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Ploughman's Lunch Kettle Bread
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Cook Time
45 min
Cook Time
45 min
Ingredients
  1. 3 cups Bread Flour
  2. 1 + 1/2 teaspoons kosher salt
  3. Heaping 1/4 teaspoon active dry yeast – (not fast acting or bread machine yeast)
  4. 2 cups warm water
Instructions
  1. In large mixing bowl combine flour, salt, and yeast. Stir together until well mixed. Add water and stir until a sticky dough forms and there are no dry patches. Cover with plastic wrap or an airtight lid and place in a warm place to rise 12-18 hours.
  2. Turn risen bread out onto a floured surface and dust with more flour. Cover with cling wrap and then a dish towel and allow to rise for another two hours.
  3. Thirty minutes before bread is finished rising, preheat oven to 475 and place cast iron dutch oven, lid and all, into oven to preheat for thirty minutes.
  4. Remove dutch oven and carefully set on a heat resistant surface. Set lid aside on another heat resistant surface. Using both hands, pick up dough and shape into a ball before dropping it into the pot.
  5. Place lid back on pot and return to 475 degree oven for 30 minutes.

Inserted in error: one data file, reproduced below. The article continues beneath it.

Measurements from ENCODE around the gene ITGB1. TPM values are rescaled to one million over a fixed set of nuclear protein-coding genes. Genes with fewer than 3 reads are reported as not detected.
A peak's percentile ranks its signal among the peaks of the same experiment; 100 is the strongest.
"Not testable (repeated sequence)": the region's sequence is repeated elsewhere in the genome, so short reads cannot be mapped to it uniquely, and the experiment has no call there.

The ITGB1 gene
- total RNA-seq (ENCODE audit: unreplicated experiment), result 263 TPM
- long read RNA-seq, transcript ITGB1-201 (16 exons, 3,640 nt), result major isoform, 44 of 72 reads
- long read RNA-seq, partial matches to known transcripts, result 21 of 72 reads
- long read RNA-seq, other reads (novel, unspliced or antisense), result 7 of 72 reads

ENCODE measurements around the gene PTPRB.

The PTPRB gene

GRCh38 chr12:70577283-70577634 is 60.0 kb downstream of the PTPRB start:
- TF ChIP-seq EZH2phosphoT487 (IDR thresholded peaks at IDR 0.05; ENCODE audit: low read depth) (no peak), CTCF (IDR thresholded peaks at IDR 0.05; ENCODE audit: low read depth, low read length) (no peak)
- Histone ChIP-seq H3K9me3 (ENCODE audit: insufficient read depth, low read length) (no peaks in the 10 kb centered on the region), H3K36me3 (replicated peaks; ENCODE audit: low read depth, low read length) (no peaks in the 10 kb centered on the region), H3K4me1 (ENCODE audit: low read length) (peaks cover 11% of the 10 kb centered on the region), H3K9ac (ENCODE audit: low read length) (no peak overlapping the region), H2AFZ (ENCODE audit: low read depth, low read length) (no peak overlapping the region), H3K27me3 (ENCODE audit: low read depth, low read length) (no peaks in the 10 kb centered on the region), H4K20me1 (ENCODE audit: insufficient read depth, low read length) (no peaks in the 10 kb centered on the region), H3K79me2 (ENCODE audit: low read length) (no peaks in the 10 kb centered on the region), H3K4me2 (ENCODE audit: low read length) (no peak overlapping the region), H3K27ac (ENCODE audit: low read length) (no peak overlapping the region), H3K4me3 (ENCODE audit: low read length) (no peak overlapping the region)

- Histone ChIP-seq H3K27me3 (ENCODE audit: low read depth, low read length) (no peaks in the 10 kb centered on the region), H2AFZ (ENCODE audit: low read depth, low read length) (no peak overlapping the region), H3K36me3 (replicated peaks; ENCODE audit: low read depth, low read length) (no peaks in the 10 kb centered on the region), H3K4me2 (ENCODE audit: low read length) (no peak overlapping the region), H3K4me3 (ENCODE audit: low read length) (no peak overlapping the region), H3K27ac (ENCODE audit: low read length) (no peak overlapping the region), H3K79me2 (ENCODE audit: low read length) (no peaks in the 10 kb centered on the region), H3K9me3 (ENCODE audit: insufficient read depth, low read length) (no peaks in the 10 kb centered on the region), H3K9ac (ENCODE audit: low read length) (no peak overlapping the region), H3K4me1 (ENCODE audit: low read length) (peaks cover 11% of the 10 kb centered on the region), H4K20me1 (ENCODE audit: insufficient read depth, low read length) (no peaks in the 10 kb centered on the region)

6. After thirty minutes remove lid and continue baking bread for another 15 minutes.
  7. Allow to cool completely.
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I am not kidding, it’s time to start chitting

We’ve been chitting for years now. I learned it from my father, who learned it from his father who, well you get the idea. It’s the first garden related activity that we do each spring. As soon as our seed potatoes arrive, we carefully take them out of the box and lay them gingerly in a sunny window to start chitting. Chitting is the name for the process that encourages tubers or the “eyes” of the potatoes to start growing. The benefit of chitting is that you will have a stronger more abundant crop that you can harvest sooner.

It’s important to chit your potatoes in sunshine so that the tubers will become strong. You know when you leave potatoes too long in the back of the pantry and they grow those long white tubers, well you don’t want the long white tubers, they are weak and won’t get you anywhere, so find a nice spot in a sunny window.

A good rule of thumb is to start chitting about three to four weeks before you intend on planting your potato crop. I find it uplifting and encouraging to see the potatoes sprouting while there is still heaps of snow covering the ground and you might too.

Happy chitting.

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